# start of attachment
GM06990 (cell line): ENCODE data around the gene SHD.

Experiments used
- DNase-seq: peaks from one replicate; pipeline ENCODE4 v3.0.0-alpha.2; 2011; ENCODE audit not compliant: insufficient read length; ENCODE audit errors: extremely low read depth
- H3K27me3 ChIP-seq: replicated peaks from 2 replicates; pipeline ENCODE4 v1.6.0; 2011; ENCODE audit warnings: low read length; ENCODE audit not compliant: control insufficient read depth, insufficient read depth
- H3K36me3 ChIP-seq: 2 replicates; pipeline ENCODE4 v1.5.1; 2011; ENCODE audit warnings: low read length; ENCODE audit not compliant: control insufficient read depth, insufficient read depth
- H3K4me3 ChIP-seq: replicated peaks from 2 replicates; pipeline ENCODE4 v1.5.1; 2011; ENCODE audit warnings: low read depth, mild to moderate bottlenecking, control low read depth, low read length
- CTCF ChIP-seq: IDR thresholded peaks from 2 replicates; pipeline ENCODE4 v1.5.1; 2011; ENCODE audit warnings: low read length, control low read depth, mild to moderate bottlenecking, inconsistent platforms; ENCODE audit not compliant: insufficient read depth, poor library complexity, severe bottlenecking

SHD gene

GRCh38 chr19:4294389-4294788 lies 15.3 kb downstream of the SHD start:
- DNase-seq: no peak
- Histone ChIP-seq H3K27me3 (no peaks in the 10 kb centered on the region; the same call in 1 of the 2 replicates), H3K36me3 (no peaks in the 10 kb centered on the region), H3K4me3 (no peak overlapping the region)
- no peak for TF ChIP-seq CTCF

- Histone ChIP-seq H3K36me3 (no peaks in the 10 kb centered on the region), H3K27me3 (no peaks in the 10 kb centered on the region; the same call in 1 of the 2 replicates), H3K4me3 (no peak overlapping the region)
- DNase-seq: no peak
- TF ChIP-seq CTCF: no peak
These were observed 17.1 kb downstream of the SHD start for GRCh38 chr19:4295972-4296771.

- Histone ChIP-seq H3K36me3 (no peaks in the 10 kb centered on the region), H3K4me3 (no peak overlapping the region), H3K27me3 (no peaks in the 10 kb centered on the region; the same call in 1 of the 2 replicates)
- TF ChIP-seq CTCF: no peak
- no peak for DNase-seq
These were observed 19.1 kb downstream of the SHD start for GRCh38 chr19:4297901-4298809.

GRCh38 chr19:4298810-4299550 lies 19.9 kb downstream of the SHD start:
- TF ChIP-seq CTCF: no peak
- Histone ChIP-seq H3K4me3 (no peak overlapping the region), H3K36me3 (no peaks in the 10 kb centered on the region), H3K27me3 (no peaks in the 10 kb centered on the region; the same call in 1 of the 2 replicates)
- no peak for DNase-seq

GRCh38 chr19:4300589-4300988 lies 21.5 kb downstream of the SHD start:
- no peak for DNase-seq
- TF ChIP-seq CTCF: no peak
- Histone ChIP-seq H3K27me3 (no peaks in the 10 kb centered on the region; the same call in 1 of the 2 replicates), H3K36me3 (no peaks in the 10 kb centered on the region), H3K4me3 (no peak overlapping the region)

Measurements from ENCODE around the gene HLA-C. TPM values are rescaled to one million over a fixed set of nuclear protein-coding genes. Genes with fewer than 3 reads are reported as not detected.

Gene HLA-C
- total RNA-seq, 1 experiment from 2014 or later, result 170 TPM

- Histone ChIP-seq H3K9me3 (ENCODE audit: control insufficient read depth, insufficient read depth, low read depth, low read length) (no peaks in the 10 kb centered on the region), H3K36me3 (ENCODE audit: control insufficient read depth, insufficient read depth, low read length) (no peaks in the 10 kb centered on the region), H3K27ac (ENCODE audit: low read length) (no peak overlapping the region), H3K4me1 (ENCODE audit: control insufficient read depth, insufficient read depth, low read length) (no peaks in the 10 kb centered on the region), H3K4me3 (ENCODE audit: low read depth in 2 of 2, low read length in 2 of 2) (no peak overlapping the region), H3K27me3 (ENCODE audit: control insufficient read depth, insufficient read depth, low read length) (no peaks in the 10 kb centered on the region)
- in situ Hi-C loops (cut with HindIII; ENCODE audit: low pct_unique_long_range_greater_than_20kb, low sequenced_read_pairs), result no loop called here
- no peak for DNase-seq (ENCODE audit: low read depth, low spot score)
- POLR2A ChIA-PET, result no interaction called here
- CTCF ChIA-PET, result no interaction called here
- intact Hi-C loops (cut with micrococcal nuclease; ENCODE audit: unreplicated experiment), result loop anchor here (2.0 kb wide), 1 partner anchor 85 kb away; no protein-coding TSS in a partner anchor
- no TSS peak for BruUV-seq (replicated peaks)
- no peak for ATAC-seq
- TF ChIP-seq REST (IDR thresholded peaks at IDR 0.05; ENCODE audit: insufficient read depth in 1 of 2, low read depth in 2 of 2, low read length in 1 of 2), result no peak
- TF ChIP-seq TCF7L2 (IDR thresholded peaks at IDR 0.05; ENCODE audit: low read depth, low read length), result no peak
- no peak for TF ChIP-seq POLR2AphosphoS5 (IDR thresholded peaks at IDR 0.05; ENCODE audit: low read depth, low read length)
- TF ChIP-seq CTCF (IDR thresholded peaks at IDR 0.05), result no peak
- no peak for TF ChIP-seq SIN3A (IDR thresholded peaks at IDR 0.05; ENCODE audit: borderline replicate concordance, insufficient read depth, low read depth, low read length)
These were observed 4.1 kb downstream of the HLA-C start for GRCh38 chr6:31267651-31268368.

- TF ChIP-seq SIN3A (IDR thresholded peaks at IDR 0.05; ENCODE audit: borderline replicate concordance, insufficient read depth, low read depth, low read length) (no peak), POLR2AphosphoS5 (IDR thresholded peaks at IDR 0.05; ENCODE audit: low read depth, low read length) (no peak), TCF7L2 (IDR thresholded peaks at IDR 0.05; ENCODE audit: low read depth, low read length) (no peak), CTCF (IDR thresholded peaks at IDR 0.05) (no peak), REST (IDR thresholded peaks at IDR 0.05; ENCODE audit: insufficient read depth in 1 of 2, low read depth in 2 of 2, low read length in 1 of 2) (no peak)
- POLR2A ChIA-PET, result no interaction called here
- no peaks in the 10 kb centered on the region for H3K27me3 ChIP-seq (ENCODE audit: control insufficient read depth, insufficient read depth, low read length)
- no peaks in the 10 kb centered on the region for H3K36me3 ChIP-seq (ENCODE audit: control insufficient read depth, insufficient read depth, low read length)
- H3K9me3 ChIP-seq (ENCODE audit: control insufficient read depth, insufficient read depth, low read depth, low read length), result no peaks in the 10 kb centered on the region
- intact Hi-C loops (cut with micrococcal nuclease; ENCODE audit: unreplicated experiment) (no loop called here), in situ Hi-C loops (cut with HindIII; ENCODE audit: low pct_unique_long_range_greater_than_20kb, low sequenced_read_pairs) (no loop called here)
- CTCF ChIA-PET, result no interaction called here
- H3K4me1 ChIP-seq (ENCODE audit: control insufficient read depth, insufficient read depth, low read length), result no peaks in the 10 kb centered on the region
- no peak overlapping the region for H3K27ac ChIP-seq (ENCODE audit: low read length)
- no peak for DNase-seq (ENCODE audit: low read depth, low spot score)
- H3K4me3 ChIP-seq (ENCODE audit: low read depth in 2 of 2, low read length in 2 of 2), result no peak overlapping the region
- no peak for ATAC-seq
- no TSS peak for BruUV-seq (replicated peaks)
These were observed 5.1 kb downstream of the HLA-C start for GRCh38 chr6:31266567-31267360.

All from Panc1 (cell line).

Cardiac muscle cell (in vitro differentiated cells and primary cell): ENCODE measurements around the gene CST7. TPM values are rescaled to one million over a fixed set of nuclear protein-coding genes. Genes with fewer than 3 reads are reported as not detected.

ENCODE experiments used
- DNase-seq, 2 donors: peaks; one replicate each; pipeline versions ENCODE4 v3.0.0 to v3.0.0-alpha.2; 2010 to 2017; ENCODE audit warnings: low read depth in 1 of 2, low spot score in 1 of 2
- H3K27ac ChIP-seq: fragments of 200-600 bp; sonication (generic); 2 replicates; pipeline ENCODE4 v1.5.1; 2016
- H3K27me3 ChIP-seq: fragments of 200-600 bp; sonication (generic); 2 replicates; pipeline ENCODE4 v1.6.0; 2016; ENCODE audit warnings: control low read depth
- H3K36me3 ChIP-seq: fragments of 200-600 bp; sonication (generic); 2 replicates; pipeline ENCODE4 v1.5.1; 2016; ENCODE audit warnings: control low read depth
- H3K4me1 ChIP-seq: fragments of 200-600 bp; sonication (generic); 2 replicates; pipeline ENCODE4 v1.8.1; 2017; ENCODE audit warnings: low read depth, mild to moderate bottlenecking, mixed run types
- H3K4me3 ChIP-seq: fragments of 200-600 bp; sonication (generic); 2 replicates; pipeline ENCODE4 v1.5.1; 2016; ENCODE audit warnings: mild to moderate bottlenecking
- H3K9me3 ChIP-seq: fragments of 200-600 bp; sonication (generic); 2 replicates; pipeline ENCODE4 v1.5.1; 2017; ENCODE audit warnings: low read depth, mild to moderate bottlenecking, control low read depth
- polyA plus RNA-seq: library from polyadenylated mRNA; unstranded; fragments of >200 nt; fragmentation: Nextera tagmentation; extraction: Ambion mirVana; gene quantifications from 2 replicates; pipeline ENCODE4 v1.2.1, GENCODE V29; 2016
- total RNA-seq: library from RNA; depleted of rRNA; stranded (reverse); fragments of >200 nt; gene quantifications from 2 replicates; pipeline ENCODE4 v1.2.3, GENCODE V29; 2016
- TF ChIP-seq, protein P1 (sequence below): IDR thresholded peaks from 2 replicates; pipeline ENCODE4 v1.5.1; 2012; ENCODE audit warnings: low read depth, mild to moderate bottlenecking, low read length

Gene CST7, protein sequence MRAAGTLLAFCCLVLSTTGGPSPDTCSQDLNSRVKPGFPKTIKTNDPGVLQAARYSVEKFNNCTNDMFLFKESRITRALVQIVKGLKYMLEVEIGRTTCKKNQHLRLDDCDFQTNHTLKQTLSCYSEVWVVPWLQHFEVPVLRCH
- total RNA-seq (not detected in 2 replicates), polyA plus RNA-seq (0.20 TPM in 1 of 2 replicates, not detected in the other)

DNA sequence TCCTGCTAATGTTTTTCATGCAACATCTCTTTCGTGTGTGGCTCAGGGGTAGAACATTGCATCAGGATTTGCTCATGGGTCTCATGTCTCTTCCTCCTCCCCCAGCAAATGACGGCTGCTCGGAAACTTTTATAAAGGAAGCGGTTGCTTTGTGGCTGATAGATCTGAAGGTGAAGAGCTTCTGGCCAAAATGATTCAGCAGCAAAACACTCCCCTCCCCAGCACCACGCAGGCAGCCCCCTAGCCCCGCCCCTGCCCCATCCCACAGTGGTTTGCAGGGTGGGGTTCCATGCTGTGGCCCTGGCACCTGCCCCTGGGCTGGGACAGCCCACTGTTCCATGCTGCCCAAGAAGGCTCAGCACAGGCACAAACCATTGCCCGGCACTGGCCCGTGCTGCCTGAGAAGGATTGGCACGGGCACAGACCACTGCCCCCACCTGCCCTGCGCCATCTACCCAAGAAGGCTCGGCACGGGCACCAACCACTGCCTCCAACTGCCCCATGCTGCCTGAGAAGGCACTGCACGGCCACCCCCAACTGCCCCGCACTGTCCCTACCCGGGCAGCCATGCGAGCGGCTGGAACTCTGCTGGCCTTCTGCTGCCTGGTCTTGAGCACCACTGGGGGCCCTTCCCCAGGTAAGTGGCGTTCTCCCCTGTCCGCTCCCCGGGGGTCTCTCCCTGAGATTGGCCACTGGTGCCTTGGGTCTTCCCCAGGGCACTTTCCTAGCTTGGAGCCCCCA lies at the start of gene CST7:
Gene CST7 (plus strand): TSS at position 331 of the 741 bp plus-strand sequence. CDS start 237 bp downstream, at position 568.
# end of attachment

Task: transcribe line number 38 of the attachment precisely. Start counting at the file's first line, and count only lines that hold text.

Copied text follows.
- no TSS peak for BruUV-seq (replicated peaks)